Facebook’s Safety Check feature has evolve since its inaugural use during the 2011 earthquake and tsunami in Japan. From alerting people of your status during a natural disaster to its use during terrorist attacks and to its more recent community-activated capability, the feature has become increasingly important for a lot of users. However, it’s one thing to let people know you’re okay, but it’s another to be able to help your fellow humans in a time of need.
In November, Facebook unveiled a tool called Community Help. The intention was to offer communities a place to not only ask for help but to also render aid to those affected by disaster. Today, the social networking company is launching this as an extension of Safety Check.
Available starting in the U.S., Canada, Australia, New Zealand, India, and Saudi Arabia, Community Help consolidates relief efforts that have previously been done using a spate of social networks, spreadsheets, and other archaic methods. Now, when a natural or accidental incident occurs and Facebook’s Safety Check is activated, so too is Community Help.
Those impacted by the disaster can inform friends and loved ones that they’re safe while others mobilize to assist those dealing with loss. Community Help is a place for people with means to offer assistance around 11 different categories, such as shelter, transportation, water, equipment, pet supplies, toiletries, and more. Inquiries and offers for help must be made within Safety Check, so if you create a post on Facebook saying you can donate cans of food, it won’t be accounted for in Community Help. But based on your geography, you might receive a prompt to look into Safety Check.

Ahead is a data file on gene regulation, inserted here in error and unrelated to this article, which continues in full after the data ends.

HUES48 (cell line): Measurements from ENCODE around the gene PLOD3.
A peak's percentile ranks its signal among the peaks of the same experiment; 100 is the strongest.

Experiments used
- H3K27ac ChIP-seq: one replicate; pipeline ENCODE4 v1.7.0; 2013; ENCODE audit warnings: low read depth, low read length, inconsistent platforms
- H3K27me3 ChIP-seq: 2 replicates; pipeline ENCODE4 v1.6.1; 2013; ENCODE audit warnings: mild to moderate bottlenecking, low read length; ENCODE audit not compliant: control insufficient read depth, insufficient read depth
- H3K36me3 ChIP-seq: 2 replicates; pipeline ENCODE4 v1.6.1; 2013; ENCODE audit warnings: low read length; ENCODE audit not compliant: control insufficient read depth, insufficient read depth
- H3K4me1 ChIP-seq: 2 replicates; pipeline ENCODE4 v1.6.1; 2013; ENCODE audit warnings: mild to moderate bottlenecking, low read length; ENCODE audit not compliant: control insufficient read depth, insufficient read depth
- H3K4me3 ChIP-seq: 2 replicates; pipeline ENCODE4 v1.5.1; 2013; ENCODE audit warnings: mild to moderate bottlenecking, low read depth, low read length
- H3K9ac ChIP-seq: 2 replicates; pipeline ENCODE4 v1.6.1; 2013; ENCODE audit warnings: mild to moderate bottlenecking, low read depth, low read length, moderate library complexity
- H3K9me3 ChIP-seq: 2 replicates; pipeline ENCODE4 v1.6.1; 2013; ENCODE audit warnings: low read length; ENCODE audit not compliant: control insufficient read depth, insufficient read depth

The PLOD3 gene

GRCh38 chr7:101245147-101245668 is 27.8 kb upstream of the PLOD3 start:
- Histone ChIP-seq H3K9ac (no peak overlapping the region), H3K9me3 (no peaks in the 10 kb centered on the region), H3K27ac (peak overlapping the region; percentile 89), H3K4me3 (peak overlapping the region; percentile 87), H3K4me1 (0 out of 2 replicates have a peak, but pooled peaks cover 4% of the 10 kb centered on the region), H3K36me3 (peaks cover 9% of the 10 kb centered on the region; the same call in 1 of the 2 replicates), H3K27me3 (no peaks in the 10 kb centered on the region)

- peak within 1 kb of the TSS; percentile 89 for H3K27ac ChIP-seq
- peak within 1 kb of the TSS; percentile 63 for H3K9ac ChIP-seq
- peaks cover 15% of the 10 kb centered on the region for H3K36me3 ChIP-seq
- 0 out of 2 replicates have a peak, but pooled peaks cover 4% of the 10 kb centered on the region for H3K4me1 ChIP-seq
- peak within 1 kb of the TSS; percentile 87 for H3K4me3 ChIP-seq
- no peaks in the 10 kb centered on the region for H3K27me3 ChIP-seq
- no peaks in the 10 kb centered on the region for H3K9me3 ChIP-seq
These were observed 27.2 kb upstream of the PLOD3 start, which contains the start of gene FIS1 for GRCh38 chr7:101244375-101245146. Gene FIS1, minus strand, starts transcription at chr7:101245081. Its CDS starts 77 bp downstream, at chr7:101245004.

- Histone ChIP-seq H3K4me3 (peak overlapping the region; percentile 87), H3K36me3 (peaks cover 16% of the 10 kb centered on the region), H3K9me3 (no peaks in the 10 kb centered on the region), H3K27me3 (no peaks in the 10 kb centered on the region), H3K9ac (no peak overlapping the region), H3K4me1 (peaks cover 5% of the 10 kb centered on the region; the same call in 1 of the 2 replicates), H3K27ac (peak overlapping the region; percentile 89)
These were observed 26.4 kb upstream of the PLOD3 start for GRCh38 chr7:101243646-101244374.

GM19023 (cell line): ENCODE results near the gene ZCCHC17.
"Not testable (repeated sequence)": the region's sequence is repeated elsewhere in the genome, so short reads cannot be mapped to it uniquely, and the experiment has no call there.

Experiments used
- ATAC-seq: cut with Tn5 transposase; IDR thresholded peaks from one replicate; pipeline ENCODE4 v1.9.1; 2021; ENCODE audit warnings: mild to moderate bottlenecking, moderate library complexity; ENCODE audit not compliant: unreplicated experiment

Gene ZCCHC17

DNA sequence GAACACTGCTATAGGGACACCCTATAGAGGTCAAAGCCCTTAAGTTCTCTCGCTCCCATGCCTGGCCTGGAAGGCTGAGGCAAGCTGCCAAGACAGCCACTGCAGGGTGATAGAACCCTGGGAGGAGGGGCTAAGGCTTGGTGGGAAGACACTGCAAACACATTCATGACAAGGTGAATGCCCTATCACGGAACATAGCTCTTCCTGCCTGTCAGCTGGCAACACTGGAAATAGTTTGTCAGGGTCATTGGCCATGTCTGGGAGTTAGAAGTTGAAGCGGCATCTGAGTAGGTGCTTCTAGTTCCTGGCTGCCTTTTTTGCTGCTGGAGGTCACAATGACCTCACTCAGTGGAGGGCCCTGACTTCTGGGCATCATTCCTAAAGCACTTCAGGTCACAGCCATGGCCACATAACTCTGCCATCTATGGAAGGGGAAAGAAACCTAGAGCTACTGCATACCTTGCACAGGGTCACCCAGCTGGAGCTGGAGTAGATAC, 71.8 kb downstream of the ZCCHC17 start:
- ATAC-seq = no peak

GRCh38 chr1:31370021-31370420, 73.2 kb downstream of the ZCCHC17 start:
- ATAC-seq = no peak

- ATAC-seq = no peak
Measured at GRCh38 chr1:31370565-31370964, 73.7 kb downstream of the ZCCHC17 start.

Should you find yourself needing assistance, you can browse through the various offers. The category with the most postings will appear at the top of the section. As you glance through each post, Facebook will show which kind neighbor you have mutual connections with. This is one of the ways the company wants to make this process as safe as possible. Other safety and privacy controls in place include limiting contributions to those 18 years or older, allowing you to report suspicious posts, providing user education around general best practices, and not displaying exact locations of posters.
This week, weather in the San Francisco Bay Area is pretty gloomy, with seemingly endless rain. In Napa County, some rivers have begun cresting and flooding has occurred. Should crisis reporting agencies NC4 and iJET International determine there’s an incident, these agencies will notify Facebook, which will begin monitoring activity on the social network. If enough people begin mentioning the flooding and dangers, then Safety Check will be enacted and those in a specific geographic area will be prompted to check in and let loved ones know they’re okay.
In the unfortunate event some people are stranded or worse, they could use Community Help to let their neighbors know that they need assistance. Or, if you find yourself wanting to help those impacted, you can post what you have to offer.
Safety Check only answered one need that people had in a disaster: “I want to reassure loved ones that I am safe.” But what about the other desire: “I want to find or provide goods and services?” Community Help is the answer to that question. It’s currently limited to natural and accidental incidents, and Facebook doesn’t have any current plans to expand into other crisis types, although the company is taking a “wait and see” approach to determine how useful this tool will be to people.